China’s decision to devalue its currency, the renminbi, by 2 percent against the dollar on Tuesday is intended to give its slowing economy a boost. But the decision is likely to be seen by lawmakers in the United States and elsewhere as currency manipulation to increase Chinese exports at the expense of producers in other countries.
A weaker currency benefits China by lowering the cost of its goods to consumers in foreign markets. In the last several decades, the country developed a thriving manufacturing industry in part by artificially suppressing the value of the renminbi. That policy hurt businesses and workers in the United States and other countries by reducing demand for their products. In 2005, China began to allow its currency to appreciate, and it has climbed about 30 percent against the dollar since then. One dollar now buys 6.33 renminbi, compared with 8.28 renminbi in July 2005.
The latest devaluation comes as concerns grow about the Chinese economy. The International Monetary Fund estimates that China’s growth rate will decline to 6.8 percent this year and 6.3 percent in 2016, down from 7.4 percent last year. exports fell 8.3 percent in July from the same period a year earlier. The country’s exports to Europe have declined particularly sharply partly because the euro has depreciated against the dollar, which the renminbi closely tracks, in the last year.
In announcing the devaluation, the Chinese central bank said it intended to allow market forces to play a larger role in setting its exchange rate. Officials set an official exchange rate every morning. Investors are allowed to bid up or bid down the currency by no more than 2 percent each day. But officials frequently do not fully take into account the prices at which investors were buying and selling the renminbi the day before. Now, the government says it will base its official rate more closely on trades in the market.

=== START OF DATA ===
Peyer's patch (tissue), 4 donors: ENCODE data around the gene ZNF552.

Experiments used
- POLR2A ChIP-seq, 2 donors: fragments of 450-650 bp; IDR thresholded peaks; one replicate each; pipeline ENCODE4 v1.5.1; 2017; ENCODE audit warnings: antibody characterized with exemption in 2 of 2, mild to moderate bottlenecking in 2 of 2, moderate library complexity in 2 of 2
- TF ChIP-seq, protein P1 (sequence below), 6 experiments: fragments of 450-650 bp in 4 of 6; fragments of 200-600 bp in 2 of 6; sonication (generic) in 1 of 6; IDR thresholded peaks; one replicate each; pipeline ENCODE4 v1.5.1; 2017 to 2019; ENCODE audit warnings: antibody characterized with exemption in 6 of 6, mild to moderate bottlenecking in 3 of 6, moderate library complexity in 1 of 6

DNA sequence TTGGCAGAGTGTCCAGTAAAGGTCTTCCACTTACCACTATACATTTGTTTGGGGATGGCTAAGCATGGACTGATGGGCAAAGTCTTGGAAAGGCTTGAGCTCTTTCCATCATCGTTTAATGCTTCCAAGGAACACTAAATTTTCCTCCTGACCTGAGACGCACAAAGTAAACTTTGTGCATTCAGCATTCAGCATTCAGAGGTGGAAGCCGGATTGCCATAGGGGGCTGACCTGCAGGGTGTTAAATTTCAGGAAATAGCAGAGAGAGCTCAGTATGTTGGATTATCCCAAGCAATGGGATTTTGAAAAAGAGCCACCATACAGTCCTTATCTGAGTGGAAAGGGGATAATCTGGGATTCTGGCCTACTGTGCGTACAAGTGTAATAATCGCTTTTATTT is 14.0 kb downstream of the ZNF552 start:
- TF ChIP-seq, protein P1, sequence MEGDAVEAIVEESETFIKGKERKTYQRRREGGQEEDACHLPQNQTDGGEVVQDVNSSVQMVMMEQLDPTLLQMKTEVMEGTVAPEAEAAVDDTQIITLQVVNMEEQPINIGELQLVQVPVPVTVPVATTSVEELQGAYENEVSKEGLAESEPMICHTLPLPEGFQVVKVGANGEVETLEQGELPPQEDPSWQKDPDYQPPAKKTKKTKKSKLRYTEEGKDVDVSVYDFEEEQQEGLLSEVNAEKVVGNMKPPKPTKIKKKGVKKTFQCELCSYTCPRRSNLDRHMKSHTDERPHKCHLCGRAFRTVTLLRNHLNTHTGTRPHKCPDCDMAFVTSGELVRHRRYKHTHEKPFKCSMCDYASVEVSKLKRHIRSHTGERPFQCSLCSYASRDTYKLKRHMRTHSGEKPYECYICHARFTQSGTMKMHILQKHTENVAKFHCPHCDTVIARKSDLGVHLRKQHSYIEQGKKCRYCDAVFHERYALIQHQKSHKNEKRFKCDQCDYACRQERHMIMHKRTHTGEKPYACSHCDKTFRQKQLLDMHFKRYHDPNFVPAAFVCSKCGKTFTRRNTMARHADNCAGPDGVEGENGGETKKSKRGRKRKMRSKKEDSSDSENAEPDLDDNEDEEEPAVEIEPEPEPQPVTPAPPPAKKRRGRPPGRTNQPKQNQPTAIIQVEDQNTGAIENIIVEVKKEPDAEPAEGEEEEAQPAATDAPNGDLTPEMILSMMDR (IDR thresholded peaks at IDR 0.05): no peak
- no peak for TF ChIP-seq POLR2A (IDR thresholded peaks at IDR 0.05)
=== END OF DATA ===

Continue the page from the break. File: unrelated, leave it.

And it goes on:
If the government is indeed ready to reduce its interference in the foreign exchange market that would be a good thing for the global economy. But it will not become clear how willing Chinese officials are to relax their tight grip over the renminbi until investors bid up the value of the currency when trading it in the market. Will officials allow the renminbi to appreciate against the dollar by, say, 2 percent from the day before if new data shows the Chinese economy is growing faster than expected?
Chinese officials would also like to persuade the I.M.F. to include the renminbi in a list of currencies that other countries can use as currency widely used in international trade”]reserve currencies[/tipso] and in transactions with the fund. Only four currencies now qualify to be on the list: the dollar, euro, pound and yen. The fund’s staff said in a report last week that the renminbi should not be added to the list right now because it is not widely used and traded in international transactions. The fund’s board is expected to decide in the coming months whether China has taken enough steps for its currency to be included.
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